Neurotologists and otologists are board-certified otolaryngology doctors with specialty training in the medical and surgical care of patients, both adult and pediatric, with diseases that affect the inner ears, balance system, temporal bone, skull base, and related structures of the head and neck. They treat hearing loss, ringing in the ears, dizziness, infectious and inflammatory diseases of the inner ear, congenital malformations of the ear and tumors in the inner ear.
Call 704-295-3000 to Schedule an Appointment with a Neurotologist or Otologist
Acoustic neuromas, also known as vestibular schwannomas, are benign ear tumors that develop on the main nerve leading from the inner ear to the brain. They can directly affect balance and cause hearing loss. They normally grow very slowly, although in some cases they grow quickly and large enough to press against the brain and interfere with vital functions. Symptoms include hearing loss, tinnitus, loss of balance, vertigo, and facial weakness.
Treatment varies depending on the size and growth of the tumor, the patient’s symptoms, and the patient’s overall health.
Cholesteatomas are abnormal skin growths in the middle ear behind the eardrum. They often develop as cysts or pouches that shed layers of old skin. If they continue to grow they can damage the bones of the middle ear. This can lead to temporary hearing loss. Permanent hearing reduction, dizziness, and facial muscle paralysis are rare but possible. Cholesteatomas are most often caused by repeated ear infections or a tearing of the eardrum. In rare cases, they are present at birth. Symptoms include drainage of a foul-smelling odor, a feeling of fullness or pressure in the ear, hearing loss, an earache, dizziness, or muscle weakness on one side of the face.
Initial treatment of cholesteatomas include antibiotics and ear drops. Surgery is also sometimes necessary to both remove the cholesteatoma and repair the middle ear bones. Sometimes multiple surgeries will be required. In severe cases, repair of the middle ear bones may not be possible.
The cochlear implant is a device that provides electrical stimulation to the cochlea, which results in the perception of hearing. They are designed for children 12 months of age and older who have not obtained adequate hearing through hearing aids for the development of speech and language, and for adults who have lost so much hearing that conventional hearing aids are not enough to allow them to communicate adequately. The cochlear implant consists of two parts, one internal and one external. The internal portion of the device is implanted into the cochlea during a 2-3-hour surgical procedure. Following a period of healing, the external portion of the device is programmed for optimal hearing during a series of appointments with an audiologist. The external portion of the device is becoming smaller and smaller and many of the devices are now available in a size that resembles a large behind-the-ear hearing aid.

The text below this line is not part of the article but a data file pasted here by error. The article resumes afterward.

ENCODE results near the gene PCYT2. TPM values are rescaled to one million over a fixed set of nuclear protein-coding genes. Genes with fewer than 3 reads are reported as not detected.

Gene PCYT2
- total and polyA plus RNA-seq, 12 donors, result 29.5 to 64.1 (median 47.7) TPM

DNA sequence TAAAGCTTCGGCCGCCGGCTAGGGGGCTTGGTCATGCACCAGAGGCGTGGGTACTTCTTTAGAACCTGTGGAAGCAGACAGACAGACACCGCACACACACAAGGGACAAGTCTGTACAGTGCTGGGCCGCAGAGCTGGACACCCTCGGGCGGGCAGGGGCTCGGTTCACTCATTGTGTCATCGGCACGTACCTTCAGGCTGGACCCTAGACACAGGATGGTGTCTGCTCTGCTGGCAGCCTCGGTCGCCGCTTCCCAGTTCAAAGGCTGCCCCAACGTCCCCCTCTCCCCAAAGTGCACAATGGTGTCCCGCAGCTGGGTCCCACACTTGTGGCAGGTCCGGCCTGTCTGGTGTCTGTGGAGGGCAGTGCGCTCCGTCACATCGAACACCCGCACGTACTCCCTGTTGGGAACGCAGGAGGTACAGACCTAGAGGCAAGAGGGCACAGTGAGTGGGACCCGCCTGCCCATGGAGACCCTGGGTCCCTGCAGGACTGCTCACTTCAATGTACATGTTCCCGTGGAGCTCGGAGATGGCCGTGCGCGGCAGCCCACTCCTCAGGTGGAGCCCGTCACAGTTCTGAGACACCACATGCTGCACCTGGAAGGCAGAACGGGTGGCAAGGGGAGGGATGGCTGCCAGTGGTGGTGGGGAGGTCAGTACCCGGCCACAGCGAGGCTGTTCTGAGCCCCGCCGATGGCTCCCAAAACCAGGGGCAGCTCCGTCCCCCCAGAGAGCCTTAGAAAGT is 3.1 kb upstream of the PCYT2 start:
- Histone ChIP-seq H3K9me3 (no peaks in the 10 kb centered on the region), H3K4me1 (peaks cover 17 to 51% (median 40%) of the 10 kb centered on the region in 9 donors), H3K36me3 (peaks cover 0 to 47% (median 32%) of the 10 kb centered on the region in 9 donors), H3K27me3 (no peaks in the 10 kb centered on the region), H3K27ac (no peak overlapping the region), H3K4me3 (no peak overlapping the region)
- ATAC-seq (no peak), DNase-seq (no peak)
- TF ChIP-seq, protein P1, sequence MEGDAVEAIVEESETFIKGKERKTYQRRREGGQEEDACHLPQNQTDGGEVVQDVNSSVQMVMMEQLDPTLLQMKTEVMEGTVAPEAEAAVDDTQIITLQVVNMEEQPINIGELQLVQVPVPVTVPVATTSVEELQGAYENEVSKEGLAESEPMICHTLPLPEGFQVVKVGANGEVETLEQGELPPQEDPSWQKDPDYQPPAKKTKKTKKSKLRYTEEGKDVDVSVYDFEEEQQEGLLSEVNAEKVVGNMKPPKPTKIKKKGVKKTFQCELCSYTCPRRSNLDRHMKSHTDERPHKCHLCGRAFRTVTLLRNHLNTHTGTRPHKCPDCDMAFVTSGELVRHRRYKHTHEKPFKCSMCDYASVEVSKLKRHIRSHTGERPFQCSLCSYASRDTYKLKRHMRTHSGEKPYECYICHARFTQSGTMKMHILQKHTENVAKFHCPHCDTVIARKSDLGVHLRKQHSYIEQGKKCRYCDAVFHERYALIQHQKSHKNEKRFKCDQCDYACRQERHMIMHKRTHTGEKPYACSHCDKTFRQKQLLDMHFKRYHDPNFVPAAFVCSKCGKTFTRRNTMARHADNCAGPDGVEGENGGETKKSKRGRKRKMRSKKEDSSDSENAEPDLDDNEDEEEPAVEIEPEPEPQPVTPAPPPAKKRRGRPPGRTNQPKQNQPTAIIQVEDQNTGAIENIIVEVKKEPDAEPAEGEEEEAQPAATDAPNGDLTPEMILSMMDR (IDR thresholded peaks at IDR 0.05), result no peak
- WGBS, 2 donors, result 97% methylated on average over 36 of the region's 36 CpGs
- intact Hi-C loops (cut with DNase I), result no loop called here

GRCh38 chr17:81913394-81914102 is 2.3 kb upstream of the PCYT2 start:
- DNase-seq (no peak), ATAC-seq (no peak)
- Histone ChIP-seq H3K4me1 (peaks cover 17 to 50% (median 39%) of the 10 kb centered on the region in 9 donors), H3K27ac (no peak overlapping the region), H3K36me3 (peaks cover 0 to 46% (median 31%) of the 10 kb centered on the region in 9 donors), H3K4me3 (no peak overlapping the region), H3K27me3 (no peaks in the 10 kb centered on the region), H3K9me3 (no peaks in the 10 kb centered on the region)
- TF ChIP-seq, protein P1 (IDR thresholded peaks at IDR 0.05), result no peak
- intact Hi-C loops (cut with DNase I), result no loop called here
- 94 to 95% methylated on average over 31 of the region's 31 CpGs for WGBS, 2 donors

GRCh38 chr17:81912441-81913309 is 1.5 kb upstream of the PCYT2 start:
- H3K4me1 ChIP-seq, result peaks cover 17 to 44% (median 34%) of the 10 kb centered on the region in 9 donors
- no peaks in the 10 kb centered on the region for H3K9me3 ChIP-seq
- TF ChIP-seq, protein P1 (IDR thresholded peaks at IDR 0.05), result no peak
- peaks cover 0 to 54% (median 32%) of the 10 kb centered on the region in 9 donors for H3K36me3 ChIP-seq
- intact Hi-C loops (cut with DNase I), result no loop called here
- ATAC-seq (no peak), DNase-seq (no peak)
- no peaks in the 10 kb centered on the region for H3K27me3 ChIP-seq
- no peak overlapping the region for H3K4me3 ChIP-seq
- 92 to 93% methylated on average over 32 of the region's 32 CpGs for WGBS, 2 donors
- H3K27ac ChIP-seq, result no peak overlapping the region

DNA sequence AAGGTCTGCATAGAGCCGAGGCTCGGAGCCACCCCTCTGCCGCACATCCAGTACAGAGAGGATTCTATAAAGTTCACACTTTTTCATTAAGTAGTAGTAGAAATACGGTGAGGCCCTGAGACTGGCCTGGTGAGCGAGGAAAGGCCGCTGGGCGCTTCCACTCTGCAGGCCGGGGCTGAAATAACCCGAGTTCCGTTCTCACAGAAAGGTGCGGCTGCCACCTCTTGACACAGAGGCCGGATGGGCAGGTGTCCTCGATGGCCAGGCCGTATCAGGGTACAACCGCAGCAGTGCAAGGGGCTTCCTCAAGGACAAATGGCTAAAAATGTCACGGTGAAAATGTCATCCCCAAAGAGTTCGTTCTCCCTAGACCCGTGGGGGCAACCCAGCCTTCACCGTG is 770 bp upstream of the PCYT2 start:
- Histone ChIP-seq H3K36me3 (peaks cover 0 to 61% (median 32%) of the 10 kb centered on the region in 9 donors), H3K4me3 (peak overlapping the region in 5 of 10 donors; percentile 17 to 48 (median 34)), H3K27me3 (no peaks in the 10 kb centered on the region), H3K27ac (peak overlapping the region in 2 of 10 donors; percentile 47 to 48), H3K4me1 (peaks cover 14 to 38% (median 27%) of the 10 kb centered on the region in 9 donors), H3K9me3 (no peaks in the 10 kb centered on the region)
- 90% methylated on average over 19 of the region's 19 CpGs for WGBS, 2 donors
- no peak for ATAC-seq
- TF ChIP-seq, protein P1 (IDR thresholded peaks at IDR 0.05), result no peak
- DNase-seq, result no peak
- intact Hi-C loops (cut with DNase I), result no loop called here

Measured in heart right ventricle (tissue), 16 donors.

Glomus tumors, also known as paragangliomas, are slow-growing and usually benign growths that can block sound transmission in the middle ear. Larger paragangliomas can invade temporal bone structures, such as the facial nerve or inner ear. In rare cases, they can produce hormones, which can cause sweating, flushing headaches, and rapid heartbeats. Paragangliomas are usually due to genetic predisposition.
Paragangliomas are treated through observation, radiation therapy, or surgical removal. The final treatment plan depends on a number of factors, including the patient’s health and age, the size and location of the tumor, and the severity of the symptoms.
Otosclerosis is a condition of abnormal bone growth around the stapes bone, which causes the stapes bone to remain rigid. This bone must move freely for people to hear properly. Symptoms include a gradual hearing loss, dizziness, balance problems, and tinnitus. It is estimated that 10 percent of the adult Caucasian population is affected by otosclerosis, with Caucasian, middle-aged women at most risk. It is less common in people of Asian and South American descent, and is rare in African Americans. About 60 percent of people with the condition have a genetic predisposition to it.
In cases of mild hearing reduction, the ENT doctor may suggest using hearing aids. Sodium fluoride can also slow the progression of the disease. Sometimes, an outpatient surgical procedure known as a stapedectomy – in which the stapes bone is removed and replaced with a prosthetic – may be performed.
A perforated eardrum is a hole in the tympanic membrane. They are caused by infection, chronic Eustachian tube disorders, or injury. Injuries can include direct strikes to the ear, skull fractures, explosions, or if objects are pushed too far into the ear canal. Perforated eardrums lead to decreased hearing and an increased chance of infection, which may cause a liquid discharge. It may also cause pain if exposed to water.
Most eardrum holes heal on their own, although they may take several months. During this time the ear must be protected from water and further trauma. If they don’t heal on their own, they may require surgery.
CEENTA's neurotologists - located in the SouthPark office - are specially trained in the most up-to-date care using the newest treatment options.